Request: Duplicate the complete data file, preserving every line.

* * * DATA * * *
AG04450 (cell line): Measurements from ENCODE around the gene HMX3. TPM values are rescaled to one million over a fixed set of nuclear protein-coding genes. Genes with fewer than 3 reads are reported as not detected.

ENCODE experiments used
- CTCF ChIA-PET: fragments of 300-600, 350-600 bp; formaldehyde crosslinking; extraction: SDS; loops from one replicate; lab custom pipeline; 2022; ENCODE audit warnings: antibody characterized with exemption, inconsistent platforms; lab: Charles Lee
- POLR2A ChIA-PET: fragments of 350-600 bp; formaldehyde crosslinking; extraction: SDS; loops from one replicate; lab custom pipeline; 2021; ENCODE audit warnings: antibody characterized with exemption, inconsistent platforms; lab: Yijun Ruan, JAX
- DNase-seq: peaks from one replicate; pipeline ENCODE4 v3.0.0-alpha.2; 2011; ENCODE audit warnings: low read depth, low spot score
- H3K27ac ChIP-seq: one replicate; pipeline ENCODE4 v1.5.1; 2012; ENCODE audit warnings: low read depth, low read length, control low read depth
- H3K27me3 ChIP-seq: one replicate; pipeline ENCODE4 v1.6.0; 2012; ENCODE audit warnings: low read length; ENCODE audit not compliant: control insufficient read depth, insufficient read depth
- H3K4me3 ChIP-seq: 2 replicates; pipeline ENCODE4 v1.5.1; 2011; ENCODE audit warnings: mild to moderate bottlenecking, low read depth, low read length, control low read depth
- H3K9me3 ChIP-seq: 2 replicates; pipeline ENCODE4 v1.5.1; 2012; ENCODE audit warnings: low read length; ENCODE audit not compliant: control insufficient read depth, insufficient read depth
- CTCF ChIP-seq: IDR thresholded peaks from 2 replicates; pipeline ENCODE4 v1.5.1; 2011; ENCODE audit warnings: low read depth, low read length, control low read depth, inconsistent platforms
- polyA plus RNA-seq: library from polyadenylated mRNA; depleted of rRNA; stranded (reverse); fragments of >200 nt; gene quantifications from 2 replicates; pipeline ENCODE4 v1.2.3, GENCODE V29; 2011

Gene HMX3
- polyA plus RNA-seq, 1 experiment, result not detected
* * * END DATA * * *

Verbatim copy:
AG04450 (cell line): Measurements from ENCODE around the gene HMX3. TPM values are rescaled to one million over a fixed set of nuclear protein-coding genes. Genes with fewer than 3 reads are reported as not detected.

ENCODE experiments used
- CTCF ChIA-PET: fragments of 300-600, 350-600 bp; formaldehyde crosslinking; extraction: SDS; loops from one replicate; lab custom pipeline; 2022; ENCODE audit warnings: antibody characterized with exemption, inconsistent platforms; lab: Charles Lee
- POLR2A ChIA-PET: fragments of 350-600 bp; formaldehyde crosslinking; extraction: SDS; loops from one replicate; lab custom pipeline; 2021; ENCODE audit warnings: antibody characterized with exemption, inconsistent platforms; lab: Yijun Ruan, JAX
- DNase-seq: peaks from one replicate; pipeline ENCODE4 v3.0.0-alpha.2; 2011; ENCODE audit warnings: low read depth, low spot score
- H3K27ac ChIP-seq: one replicate; pipeline ENCODE4 v1.5.1; 2012; ENCODE audit warnings: low read depth, low read length, control low read depth
- H3K27me3 ChIP-seq: one replicate; pipeline ENCODE4 v1.6.0; 2012; ENCODE audit warnings: low read length; ENCODE audit not compliant: control insufficient read depth, insufficient read depth
- H3K4me3 ChIP-seq: 2 replicates; pipeline ENCODE4 v1.5.1; 2011; ENCODE audit warnings: mild to moderate bottlenecking, low read depth, low read length, control low read depth
- H3K9me3 ChIP-seq: 2 replicates; pipeline ENCODE4 v1.5.1; 2012; ENCODE audit warnings: low read length; ENCODE audit not compliant: control insufficient read depth, insufficient read depth
- CTCF ChIP-seq: IDR thresholded peaks from 2 replicates; pipeline ENCODE4 v1.5.1; 2011; ENCODE audit warnings: low read depth, low read length, control low read depth, inconsistent platforms
- polyA plus RNA-seq: library from polyadenylated mRNA; depleted of rRNA; stranded (reverse); fragments of >200 nt; gene quantifications from 2 replicates; pipeline ENCODE4 v1.2.3, GENCODE V29; 2011

Gene HMX3
- polyA plus RNA-seq, 1 experiment, result not detected